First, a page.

York Workman–a Rat Whisperer?
Nineteen hundred and eight was a very strange year in York County.
Click here to read about Rex Fire Company’s building out in the middle of Duke Street.
My last post was about Judge Wanner ruling in favor of a mule. Click here to read about that.
This item, from the March 19, 1908 Gazette, is even more bizarre:
George Fetgater worked in the blacksmith shop of the York Manufacturing Company. A rat, which Fetgater named Dick, had its nest in the plant, near where several of the blacksmiths gathered for lunch.
Fetgater told the reporter that he had a way with animals and that he had quickly trained Dick to climb up his clothing to retrieve food from his pockets or “nibble choice morsels held in the workman’s mouth.”
The account continues: “Sometimes when he wants to be theatrical and make a spectacular exhibition, Mr. Fetgater will stand up, raise his arm high and call for Dick to get the bit of meat which he hold in his fingers. Nimbly the rat ascend the length of the blacksmith body, mounts his shoulder, and then with a merry whisk of his tail proceeds to mount the yard arm and go on to the top, where the meat is dangling tantalizingly aloft. Dick climbs to the top and eats the meat from the fingers.”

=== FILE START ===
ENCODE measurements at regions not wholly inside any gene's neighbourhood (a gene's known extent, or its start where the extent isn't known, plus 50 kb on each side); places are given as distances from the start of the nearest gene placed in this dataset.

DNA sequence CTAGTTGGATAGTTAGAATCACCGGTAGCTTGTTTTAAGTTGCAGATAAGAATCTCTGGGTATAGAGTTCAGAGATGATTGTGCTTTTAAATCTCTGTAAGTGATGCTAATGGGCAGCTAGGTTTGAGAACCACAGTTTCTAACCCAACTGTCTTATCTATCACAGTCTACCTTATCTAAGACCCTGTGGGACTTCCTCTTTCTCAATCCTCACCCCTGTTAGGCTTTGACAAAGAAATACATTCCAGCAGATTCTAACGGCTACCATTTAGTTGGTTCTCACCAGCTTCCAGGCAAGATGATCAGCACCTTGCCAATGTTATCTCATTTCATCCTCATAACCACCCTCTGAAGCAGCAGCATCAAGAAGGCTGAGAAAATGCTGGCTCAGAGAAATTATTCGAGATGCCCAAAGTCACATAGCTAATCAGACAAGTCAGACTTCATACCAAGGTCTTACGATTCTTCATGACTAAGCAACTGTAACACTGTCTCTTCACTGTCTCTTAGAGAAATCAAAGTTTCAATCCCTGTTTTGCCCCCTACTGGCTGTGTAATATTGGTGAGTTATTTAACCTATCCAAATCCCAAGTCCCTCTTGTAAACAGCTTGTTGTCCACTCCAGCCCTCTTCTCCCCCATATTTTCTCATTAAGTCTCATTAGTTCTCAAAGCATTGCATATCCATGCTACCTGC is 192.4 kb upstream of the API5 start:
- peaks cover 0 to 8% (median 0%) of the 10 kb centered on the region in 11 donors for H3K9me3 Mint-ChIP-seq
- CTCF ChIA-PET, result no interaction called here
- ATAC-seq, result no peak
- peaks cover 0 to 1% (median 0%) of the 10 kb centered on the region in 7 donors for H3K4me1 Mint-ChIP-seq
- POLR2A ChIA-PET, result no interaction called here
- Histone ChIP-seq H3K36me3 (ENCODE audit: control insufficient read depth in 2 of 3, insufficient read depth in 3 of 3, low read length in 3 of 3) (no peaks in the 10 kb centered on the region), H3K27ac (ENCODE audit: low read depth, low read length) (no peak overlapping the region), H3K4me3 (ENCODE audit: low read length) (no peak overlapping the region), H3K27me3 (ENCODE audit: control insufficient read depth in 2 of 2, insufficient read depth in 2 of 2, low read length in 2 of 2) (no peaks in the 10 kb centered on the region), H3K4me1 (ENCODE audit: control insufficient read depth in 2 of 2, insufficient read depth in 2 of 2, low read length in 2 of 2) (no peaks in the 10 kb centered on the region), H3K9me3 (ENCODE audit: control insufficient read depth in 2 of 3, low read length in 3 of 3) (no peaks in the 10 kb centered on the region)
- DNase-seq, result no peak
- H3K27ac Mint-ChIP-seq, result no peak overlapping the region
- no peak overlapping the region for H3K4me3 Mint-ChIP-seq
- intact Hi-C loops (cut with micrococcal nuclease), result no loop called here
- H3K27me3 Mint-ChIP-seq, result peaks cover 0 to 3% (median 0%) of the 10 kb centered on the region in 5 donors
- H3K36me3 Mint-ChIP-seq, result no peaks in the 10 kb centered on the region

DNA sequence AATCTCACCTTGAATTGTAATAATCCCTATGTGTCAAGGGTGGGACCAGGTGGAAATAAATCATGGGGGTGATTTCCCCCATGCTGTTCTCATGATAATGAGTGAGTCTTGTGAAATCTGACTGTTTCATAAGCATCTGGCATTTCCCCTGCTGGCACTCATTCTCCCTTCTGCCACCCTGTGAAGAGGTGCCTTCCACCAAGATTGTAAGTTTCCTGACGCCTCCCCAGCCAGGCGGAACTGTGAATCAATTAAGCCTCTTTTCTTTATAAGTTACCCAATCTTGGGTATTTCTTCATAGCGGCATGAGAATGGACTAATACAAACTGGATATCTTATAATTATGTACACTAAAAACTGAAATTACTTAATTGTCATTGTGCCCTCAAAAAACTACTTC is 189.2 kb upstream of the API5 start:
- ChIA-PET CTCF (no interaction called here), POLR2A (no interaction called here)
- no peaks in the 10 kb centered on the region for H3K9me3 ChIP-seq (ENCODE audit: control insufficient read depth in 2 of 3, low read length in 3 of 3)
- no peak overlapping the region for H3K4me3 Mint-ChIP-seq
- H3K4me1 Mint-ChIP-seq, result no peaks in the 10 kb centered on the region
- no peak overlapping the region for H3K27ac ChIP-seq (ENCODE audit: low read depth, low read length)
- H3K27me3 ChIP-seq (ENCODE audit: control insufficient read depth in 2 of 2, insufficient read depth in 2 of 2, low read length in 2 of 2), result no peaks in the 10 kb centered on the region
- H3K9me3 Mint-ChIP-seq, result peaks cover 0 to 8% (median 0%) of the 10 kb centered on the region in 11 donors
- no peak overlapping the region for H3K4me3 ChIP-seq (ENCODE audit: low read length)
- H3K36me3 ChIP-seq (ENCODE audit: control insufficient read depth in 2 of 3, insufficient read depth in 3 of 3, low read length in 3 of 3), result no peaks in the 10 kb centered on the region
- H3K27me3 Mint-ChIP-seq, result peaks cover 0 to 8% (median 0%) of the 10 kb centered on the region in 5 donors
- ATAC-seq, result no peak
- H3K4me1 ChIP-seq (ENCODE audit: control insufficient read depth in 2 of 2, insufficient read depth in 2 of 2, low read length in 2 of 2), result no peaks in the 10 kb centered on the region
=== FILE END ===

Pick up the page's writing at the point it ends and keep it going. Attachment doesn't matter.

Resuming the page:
“Once in a while Dick gets sentimental and wants some one to love him. When this mood seizes him, he climbs on Mr. Fetgater’s shoulder. Then, standing on his hind legs, places his paws lovingly on Mr. Fetgater’s cheek and pats it and squeaks ‘Ah! Ah! Pitty man!’ This is what Dick seems to say and he enjoys it too.”
Dick’s exploits were backed up by three of the other blacksmiths, who reportedly also became “friends of the rat through Mr. Fetgater’s introduction,” and were now “vieing with each other to show the rodent kindly attentions.”
York Manufacturing at that time would have been between Gas Ave. and the railroad tracks off of Hartley Street. It is now a parking lot for the restored complex of slightly later York Manufacturing buildings off Philadelphia Street.
When you think of those days a century ago when York County was a manufacturing giant, don’t just remember the products they produced: refrigeration, safes, farm machinery, cigars and much more. Think of the workers in those factories, each with his/her own story, such as the love of a man and his rat.